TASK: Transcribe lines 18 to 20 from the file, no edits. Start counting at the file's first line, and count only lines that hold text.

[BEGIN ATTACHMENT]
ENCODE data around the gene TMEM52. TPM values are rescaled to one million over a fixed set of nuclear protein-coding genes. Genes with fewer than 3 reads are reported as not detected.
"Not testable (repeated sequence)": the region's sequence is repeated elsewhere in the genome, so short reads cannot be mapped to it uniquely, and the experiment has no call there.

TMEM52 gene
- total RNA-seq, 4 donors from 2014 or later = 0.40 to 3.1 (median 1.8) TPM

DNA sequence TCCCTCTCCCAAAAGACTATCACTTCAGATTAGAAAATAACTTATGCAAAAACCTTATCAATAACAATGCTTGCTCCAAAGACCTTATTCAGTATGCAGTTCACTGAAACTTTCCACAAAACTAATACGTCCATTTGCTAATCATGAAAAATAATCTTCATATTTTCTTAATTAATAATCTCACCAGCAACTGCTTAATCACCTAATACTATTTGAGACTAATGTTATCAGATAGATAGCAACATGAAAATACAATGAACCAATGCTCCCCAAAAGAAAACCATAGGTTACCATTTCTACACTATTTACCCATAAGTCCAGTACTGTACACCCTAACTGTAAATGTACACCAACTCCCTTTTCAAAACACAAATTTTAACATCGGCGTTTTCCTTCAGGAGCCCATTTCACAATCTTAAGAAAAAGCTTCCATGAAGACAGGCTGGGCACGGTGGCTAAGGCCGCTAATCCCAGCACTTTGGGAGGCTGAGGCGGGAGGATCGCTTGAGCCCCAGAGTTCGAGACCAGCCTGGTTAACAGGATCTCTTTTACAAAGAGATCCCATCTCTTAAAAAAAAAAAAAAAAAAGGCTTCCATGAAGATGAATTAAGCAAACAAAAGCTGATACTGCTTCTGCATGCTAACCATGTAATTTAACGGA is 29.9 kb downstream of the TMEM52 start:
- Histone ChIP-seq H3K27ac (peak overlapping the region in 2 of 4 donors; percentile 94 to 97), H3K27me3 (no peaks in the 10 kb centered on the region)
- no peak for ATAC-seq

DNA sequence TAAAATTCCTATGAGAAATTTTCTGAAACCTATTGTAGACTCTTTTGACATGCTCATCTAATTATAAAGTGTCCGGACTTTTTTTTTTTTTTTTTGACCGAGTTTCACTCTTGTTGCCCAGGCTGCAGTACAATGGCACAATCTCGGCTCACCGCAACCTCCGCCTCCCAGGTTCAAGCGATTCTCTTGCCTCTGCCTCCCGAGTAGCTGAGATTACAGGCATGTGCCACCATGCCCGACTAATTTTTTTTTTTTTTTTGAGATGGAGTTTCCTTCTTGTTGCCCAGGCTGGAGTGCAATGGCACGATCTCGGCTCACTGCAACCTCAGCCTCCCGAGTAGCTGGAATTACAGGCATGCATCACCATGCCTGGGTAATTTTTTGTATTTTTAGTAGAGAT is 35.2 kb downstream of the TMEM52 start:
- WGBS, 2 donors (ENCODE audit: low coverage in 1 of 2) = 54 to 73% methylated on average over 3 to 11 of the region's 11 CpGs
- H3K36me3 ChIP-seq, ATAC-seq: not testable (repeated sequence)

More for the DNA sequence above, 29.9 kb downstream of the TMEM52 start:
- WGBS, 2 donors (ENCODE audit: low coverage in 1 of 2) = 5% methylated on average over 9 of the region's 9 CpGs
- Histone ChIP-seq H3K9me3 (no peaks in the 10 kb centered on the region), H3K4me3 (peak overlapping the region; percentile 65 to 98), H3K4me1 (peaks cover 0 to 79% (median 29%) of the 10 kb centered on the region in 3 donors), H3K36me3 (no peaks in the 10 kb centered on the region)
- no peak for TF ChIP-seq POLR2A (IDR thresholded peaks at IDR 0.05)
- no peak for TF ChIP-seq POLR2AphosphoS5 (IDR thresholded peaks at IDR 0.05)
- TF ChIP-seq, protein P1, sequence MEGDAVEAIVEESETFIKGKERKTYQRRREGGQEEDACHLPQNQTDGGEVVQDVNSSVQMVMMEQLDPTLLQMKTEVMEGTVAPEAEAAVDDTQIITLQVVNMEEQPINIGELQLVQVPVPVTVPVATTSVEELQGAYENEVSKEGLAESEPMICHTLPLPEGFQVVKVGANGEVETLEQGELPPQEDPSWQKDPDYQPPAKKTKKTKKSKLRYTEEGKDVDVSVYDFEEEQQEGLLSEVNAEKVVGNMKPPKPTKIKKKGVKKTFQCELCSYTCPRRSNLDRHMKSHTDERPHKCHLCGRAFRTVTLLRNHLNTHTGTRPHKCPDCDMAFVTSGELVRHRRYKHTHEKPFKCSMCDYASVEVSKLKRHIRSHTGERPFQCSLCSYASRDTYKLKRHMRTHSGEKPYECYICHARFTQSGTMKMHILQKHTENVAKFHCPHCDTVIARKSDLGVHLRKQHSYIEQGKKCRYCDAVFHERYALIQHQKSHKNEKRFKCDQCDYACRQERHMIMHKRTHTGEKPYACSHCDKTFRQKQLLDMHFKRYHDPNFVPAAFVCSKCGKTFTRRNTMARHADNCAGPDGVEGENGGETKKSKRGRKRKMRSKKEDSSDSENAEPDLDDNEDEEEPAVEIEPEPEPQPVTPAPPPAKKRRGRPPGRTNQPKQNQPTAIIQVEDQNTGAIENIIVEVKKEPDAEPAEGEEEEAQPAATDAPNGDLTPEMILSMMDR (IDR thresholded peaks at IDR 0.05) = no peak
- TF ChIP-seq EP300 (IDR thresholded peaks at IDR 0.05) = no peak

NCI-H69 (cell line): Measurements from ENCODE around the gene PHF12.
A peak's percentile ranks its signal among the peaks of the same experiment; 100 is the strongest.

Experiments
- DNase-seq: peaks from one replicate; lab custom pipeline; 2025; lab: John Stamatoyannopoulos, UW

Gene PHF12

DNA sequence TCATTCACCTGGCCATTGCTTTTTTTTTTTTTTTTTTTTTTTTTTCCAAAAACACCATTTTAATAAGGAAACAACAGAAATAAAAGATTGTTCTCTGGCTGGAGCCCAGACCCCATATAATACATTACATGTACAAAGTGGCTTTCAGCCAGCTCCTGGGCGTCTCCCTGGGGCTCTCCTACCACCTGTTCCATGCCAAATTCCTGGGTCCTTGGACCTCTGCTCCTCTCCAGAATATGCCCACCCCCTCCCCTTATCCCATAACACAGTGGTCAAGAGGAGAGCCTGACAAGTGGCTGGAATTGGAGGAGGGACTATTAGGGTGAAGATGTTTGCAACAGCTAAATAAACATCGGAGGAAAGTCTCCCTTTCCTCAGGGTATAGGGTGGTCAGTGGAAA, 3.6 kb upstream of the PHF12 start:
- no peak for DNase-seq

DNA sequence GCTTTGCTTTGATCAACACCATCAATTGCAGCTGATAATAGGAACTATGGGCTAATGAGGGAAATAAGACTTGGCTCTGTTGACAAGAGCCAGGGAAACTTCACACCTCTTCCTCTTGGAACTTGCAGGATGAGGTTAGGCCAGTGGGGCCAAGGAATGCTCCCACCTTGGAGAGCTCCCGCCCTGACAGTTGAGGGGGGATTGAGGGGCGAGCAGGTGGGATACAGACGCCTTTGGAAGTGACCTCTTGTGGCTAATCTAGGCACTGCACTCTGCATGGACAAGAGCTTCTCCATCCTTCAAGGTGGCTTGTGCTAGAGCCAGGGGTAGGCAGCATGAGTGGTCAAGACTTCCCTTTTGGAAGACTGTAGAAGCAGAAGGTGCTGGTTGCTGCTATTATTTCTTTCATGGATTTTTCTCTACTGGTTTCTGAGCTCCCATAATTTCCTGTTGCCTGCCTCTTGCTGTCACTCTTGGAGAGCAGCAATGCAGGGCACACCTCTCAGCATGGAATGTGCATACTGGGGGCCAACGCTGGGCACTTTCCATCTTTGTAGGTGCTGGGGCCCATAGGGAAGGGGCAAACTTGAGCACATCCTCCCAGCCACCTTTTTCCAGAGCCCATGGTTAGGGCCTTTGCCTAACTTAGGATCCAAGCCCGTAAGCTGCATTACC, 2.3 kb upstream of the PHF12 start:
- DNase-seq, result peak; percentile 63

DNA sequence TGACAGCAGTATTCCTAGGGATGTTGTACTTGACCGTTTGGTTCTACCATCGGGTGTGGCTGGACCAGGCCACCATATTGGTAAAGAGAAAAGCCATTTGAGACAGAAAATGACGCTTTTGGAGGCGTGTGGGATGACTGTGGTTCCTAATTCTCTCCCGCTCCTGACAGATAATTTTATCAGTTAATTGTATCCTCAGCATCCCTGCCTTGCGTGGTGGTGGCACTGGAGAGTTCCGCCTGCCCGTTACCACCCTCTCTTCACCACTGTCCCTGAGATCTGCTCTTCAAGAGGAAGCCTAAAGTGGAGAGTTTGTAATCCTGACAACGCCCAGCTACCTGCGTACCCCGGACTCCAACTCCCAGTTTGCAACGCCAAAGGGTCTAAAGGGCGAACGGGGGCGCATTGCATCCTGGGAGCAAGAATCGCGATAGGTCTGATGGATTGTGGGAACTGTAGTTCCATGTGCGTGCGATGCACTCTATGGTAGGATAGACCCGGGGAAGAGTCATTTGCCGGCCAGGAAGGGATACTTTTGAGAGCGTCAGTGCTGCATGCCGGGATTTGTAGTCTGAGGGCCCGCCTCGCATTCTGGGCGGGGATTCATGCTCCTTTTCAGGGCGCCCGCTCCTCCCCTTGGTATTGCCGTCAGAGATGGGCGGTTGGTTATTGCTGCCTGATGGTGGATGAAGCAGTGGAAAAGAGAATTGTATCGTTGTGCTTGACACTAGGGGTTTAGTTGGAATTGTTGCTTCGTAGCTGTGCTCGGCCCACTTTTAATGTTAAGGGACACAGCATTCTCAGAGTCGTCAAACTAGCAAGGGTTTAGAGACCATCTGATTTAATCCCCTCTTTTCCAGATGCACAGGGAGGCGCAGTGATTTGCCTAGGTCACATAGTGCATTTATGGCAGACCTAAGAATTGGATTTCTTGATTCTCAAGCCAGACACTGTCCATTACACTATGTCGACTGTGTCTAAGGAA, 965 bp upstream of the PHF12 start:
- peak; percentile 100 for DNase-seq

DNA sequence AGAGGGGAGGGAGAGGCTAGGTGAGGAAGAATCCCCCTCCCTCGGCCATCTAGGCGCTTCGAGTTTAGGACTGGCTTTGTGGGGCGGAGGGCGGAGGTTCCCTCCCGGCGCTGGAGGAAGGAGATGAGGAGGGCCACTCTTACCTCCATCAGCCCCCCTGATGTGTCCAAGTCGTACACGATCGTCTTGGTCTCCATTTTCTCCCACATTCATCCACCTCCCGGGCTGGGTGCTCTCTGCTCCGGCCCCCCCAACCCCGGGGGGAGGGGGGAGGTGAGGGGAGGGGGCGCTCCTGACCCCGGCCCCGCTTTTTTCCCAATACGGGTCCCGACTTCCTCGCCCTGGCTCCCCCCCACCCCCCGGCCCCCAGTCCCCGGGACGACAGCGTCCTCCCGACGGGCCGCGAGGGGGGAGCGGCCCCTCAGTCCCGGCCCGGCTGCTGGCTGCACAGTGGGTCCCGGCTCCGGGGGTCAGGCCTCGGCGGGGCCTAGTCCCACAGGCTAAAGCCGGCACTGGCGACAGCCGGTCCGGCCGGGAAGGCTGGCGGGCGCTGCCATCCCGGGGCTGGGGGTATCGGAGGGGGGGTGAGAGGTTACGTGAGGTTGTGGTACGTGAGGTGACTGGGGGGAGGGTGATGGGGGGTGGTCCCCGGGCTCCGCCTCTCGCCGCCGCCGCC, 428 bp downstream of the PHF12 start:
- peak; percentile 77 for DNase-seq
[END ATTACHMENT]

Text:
NCI-H69 (cell line): Measurements from ENCODE around the gene PHF12.
A peak's percentile ranks its signal among the peaks of the same experiment; 100 is the strongest.

Experiments